I have had a couple of packages over the months that were not well vacuum sealed, but I just tossed those in the fridge. Example is that a nice 1.1 lb T-bone was like that in the package I picked up yesterday. Tossed it in the fridge, now it’s ready to go on the grill and I just took its 1.6 lb big cousin out of the box freezer and put it in a cold water bath to defrost. Guess, between the wife & I, who’s getting which. :)

      First time T-bones have been included, so I can’t wait. Boxes are going from initially lamb heavy to pork heavy to now beef heavy.

      I think this will be a strait grill with some lightly salted, garlic sweet butter to go on top, along with a salad, EvOO vinaigrette.

      Maybe some pics in the next few days if they turn out.

      • Adah on March 22, 2011 at 14:10

        Thank you! I’m about to sign up for the 11-lb box. I can’t wait!

  3. Alex on March 17, 2011 at 17:33

    Re: being dogmatic. I always loved my Mom’s gravy, and she always thickened hers with Wondra flour. I’ve tried various alternative thickeners over the years, and I haven’t found any that I like as much as Wondra. Interestingly enough, Dr. Eades once posted a picture of his kitchen on Twitter, and sure enough, there on the counter, was a round container of Wondra; not even the High Priest of low-carb uses those slimy gum-based thickeners.

    • Richard Nikoley on March 17, 2011 at 18:01


      You’re missing something, buddy.

      Hey, my mom always did a roux with the whatever fat and flour. It’s the same result. Wondra, so far as I know is just more finely processed, ie, ground to nothingness.

      The context drop is a little patience. See, I remember when my mom did it and basically, it was meat out, roux, milk or stock, gravy.


      You need to concentrate flavor. You add a lot of stock and have the patience for it to reduce and concentrate 1/3 – 1/2 or more and when you have the right quantity for your servings, NOW you thicken, if you need to. A 1/4 to full tsp of potato starch in cold stock, only a bit, while the rest is on boil will do the trick every time.

      • Richard Nikoley on March 17, 2011 at 18:04

        You will kmow the difference. My sauce will taste far more rich, having been concentrated via reduction..

  4. EdwinB on March 17, 2011 at 20:31

    Wife made a yellow curry last night nice and spicey, I ate it with a little rice. I’m fairly certain the rice won’t kill particularly since I ate it after a deadlift session.

    Most days here my carbs are actually under 100 grams. Wife has been in the neighbourhood of 125ish.. I will go higher on heavy workout days.

    A diet or way of eating, ought to serve us and not the other way around. A good diet ought to create enough margin of health, that if we occassionaly want to have something sweet or carby or whatever that its just not a big deal.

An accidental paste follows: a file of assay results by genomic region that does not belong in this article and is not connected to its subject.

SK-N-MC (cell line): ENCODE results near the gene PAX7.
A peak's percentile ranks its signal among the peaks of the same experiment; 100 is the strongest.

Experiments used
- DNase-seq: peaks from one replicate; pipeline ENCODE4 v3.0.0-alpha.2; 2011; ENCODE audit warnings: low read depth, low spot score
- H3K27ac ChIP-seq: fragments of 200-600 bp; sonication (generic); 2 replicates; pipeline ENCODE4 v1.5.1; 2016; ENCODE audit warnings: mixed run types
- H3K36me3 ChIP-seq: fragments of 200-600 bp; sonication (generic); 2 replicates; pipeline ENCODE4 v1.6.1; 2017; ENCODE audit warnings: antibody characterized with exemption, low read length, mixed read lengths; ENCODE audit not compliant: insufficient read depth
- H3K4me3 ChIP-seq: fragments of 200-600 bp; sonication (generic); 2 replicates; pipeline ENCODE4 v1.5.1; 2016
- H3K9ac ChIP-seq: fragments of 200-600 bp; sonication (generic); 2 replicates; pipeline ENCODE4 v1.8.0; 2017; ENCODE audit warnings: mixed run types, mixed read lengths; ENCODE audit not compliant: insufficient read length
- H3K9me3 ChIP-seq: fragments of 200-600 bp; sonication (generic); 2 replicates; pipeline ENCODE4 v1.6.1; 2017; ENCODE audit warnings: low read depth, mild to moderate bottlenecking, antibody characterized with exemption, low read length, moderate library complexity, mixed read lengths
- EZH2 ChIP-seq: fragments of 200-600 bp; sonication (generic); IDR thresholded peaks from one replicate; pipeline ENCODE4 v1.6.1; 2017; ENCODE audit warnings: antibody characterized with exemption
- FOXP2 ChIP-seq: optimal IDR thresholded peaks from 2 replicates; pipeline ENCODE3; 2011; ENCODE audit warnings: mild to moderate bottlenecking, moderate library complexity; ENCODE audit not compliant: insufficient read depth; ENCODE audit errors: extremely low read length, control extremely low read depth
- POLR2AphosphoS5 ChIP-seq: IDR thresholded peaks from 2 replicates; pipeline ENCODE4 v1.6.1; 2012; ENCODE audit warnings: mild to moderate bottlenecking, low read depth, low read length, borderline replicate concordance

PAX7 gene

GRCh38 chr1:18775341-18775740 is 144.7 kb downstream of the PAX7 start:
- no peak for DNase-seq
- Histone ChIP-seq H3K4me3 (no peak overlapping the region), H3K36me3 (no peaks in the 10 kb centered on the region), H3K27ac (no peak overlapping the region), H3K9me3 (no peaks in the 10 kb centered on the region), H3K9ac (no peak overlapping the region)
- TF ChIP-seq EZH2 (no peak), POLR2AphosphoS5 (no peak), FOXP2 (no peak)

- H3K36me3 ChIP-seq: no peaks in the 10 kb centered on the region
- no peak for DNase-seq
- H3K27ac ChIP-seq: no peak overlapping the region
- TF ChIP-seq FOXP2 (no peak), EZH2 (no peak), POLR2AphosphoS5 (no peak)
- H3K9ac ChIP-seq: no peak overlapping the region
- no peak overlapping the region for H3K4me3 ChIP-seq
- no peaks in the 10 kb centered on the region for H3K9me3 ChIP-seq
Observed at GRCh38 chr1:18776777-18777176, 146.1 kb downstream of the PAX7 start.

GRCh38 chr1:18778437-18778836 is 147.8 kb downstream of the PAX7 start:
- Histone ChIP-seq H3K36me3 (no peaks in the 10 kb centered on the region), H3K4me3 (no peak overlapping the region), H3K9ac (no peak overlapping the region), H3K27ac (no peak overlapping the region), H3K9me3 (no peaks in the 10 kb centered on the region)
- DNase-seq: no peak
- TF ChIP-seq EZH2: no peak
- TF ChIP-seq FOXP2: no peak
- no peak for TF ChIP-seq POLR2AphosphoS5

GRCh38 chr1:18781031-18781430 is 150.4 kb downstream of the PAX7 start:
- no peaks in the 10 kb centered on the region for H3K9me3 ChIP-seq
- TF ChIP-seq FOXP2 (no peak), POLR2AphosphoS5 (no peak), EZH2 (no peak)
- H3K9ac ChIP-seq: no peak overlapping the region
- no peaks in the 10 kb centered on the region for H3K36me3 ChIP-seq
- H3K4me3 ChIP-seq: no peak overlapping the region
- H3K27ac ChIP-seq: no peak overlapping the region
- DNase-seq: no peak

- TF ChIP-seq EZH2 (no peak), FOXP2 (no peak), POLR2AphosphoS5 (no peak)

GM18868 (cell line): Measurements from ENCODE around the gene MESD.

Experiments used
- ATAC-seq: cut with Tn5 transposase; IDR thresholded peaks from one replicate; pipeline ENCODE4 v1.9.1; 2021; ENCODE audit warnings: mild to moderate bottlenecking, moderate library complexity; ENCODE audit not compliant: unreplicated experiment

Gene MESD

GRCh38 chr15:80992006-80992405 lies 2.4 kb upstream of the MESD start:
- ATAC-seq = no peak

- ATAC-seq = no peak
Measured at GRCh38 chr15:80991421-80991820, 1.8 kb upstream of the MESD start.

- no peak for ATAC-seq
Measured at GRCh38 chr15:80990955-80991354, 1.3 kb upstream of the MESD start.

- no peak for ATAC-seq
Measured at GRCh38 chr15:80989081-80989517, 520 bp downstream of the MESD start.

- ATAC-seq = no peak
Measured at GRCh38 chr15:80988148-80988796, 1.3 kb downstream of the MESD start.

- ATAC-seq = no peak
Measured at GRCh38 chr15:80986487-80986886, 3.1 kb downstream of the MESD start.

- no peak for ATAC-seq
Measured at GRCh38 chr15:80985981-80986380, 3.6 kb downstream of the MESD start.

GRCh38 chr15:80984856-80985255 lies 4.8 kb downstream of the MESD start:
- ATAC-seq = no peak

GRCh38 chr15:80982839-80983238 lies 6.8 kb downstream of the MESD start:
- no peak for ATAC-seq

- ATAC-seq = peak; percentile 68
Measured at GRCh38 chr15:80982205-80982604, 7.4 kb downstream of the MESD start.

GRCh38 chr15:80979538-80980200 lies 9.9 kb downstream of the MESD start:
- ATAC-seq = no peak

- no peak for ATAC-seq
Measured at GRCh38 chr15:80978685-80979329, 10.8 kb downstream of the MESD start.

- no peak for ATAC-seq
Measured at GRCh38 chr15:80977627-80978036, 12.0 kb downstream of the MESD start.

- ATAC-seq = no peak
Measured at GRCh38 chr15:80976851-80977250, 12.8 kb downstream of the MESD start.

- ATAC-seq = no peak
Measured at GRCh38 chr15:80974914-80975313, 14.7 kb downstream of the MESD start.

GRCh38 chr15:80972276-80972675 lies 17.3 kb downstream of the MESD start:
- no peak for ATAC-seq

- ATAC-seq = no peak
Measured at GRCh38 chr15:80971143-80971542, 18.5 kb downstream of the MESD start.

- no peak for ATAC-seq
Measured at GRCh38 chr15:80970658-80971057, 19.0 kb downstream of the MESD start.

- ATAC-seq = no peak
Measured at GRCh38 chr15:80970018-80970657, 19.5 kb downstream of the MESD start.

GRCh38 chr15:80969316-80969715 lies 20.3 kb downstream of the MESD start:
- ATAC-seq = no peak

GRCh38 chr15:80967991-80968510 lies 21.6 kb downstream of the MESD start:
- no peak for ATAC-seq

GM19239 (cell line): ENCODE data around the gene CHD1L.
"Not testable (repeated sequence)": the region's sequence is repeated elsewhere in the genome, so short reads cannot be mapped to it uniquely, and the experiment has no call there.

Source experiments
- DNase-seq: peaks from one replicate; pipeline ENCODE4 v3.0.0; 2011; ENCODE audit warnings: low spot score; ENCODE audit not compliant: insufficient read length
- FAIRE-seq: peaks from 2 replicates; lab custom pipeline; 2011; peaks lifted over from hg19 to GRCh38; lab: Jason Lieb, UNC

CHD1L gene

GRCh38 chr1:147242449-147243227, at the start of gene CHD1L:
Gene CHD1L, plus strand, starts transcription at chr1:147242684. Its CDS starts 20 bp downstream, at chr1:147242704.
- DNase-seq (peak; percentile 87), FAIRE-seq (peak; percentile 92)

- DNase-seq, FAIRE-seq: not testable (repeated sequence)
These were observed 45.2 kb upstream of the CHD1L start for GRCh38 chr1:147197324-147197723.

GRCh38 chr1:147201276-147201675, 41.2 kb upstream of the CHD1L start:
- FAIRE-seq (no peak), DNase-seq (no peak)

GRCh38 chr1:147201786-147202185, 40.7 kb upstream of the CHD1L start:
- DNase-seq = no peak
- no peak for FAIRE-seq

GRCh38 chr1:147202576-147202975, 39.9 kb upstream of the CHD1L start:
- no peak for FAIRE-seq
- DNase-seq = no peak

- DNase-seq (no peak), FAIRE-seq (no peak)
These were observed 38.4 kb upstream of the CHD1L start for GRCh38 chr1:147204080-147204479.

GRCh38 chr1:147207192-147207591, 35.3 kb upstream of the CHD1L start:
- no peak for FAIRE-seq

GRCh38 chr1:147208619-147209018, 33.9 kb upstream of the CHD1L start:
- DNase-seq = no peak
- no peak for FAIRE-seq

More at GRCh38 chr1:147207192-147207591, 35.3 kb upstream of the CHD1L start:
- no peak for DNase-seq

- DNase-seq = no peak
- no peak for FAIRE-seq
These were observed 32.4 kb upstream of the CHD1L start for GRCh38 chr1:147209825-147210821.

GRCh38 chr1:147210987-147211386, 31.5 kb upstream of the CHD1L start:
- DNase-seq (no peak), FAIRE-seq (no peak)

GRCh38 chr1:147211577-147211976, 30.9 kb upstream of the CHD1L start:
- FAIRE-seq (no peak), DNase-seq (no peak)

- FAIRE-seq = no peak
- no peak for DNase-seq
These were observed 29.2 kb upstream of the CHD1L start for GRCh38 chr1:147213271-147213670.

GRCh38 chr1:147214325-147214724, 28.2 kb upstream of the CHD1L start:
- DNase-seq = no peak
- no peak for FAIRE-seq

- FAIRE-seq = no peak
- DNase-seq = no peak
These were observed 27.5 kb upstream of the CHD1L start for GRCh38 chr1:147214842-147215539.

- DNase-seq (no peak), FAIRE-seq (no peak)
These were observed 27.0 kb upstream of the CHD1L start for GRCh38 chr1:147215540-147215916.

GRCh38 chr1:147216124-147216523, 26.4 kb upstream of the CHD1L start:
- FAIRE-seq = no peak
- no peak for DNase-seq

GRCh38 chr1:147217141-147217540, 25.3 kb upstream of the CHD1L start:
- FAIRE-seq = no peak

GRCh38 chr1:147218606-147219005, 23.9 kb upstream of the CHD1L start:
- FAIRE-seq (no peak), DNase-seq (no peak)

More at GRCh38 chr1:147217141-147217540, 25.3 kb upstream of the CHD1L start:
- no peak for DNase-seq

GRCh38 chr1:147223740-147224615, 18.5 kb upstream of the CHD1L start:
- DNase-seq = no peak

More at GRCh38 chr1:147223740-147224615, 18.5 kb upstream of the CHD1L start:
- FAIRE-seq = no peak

5. gallier2 on March 17, 2011 at 23:35

    What I find strange on your pork chops is how the bone look like. Is it normal that the best meat of the chops has been cut away? The fatty part along the bone is even without sous-vide treatment the best part of it, the big round meat part is often dry and not that tasty. Is it a butchering tradition difference between the US and France? If you look up on wikipeda, you will see that butchers in France and in the US cut up a beef differently, so it is often difficult to transpose a recipe from one side to the other (the briskett and T-bone steak don’t exist in France for example).

    • Richard Nikoley on March 18, 2011 at 01:33


      Well, ironically enough, these are called “Frenched pork chops.” Says so right on the label. :)

      That applies to other cuts as well, like rack of lamb (where the bone is sticking out, like a handle).

  6. Reid on March 18, 2011 at 10:03

    Richard- have you reduced your potato intake at all during this period where you haven’t been able to workout much due to your shoulder?

    Just curious.

    • Richard Nikoley on March 18, 2011 at 10:07


      I haven’t been counting anything so I can’t be 100% sure, but my sense is that yea, I have, quite a bit. I’m probably averaging less than 200g carbs from potato per week.

      I’m pretty low-carb at the moment.

  7. Keith Thomas on March 19, 2011 at 04:31

    “I understand that pigs are quite omnivorous, like humans, and that their meat is one of the closest non-human animal meats to that of humans.”
    Indeed. That is why Jan Kwasniewski (author of The Optimal Diet) places pork right up there among the best meats.

  8. Bob on March 19, 2011 at 20:07

    Richard, consider taking a tabletop or food photography class. It would really take your blog to the next level.

    The truth is that your photography skills don’t do justice to your cooking. I think you don’t realize that, because you keep calling it food porn.

    But it ain’t food porn when it all looks gray.

    You don’t have to be as good as this:
    …but what you’re doing now isn’t cutting it.

  9. […] Two Porkers: Sous Vide and an Original Green Curry Recipe (Free the Animal) – Possible salty language warning. And yum… pork chops… So not vegan/vegetarian. Published in: […]